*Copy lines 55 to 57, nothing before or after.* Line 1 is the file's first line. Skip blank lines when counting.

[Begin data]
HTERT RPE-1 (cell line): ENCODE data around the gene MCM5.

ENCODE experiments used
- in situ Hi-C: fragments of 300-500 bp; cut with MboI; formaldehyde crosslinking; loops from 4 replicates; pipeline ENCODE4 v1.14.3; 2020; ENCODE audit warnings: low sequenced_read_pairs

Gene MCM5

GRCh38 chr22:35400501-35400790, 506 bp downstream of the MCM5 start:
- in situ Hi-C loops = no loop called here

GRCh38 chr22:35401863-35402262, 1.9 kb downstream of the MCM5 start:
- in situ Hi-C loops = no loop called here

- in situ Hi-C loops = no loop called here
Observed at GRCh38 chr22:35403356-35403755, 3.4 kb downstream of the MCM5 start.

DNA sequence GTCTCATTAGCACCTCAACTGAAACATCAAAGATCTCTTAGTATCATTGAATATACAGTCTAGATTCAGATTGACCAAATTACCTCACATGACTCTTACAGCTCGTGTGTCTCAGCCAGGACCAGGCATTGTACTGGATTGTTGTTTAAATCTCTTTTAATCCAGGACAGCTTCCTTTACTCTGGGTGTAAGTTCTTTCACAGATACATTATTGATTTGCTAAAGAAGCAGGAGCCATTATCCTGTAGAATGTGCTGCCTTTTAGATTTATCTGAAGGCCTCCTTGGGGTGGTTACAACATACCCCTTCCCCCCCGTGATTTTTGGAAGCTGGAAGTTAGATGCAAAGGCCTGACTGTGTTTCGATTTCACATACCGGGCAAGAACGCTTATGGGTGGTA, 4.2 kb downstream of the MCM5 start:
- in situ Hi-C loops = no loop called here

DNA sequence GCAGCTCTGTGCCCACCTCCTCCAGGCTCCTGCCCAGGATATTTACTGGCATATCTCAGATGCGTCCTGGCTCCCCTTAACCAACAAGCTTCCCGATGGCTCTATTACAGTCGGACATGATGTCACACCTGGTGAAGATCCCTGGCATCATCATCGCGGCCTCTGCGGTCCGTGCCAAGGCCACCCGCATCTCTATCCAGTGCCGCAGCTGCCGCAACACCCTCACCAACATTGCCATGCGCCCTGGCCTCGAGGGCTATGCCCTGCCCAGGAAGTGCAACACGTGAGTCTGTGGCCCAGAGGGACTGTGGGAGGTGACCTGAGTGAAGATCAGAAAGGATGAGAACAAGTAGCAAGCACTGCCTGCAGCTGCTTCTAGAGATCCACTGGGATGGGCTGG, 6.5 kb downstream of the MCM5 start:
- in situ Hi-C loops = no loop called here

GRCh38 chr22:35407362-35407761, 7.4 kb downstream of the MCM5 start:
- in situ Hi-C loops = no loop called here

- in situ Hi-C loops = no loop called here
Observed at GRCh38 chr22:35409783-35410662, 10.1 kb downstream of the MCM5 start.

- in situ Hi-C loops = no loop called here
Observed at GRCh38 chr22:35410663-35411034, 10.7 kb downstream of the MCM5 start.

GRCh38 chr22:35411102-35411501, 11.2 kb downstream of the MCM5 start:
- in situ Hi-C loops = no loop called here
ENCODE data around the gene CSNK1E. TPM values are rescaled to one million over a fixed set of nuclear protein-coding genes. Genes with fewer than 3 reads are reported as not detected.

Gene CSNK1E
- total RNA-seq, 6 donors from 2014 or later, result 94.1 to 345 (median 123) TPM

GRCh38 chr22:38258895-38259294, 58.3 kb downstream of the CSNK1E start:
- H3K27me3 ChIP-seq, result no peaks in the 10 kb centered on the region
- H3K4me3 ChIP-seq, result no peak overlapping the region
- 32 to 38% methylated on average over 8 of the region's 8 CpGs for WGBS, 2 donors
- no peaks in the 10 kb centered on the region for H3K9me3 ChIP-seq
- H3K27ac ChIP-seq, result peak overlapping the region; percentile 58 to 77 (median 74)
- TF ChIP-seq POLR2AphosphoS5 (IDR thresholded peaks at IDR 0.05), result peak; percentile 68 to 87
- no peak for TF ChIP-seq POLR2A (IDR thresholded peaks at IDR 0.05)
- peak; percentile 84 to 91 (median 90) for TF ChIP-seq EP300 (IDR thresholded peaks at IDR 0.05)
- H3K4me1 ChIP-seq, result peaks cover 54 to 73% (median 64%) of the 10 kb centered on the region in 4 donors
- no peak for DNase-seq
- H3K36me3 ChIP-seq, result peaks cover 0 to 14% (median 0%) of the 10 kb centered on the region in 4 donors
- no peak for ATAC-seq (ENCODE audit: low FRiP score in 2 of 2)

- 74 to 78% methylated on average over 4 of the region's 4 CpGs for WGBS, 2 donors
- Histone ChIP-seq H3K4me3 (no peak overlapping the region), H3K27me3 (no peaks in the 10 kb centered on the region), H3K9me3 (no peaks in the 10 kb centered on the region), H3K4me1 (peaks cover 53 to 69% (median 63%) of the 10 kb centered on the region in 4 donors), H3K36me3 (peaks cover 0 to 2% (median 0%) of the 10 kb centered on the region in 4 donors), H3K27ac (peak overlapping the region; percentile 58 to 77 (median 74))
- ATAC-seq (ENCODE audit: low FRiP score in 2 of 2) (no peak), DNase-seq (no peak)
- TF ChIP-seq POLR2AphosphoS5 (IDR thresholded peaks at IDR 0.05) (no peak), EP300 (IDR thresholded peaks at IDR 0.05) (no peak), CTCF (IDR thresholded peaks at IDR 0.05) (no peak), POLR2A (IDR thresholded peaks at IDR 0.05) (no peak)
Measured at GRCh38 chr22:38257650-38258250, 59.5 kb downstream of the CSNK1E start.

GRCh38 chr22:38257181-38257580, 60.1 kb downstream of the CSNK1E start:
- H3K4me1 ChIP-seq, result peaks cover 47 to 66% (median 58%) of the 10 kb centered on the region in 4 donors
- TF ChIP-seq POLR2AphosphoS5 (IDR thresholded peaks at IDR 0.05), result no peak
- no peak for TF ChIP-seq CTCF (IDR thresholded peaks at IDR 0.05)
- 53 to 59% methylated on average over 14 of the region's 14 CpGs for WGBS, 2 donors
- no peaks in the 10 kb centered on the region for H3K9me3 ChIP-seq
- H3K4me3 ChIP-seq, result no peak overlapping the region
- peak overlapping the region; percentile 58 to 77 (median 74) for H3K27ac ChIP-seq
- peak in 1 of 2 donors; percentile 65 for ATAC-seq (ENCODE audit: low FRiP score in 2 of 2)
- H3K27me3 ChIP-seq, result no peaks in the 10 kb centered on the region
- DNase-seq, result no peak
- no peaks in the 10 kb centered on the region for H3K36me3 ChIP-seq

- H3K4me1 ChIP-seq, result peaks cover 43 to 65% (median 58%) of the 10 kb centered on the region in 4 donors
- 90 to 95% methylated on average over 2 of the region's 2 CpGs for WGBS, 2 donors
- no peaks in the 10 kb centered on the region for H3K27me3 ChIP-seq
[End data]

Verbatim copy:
- no peaks in the 10 kb centered on the region for H3K36me3 ChIP-seq

- H3K4me1 ChIP-seq, result peaks cover 43 to 65% (median 58%) of the 10 kb centered on the region in 4 donors
- 90 to 95% methylated on average over 2 of the region's 2 CpGs for WGBS, 2 donors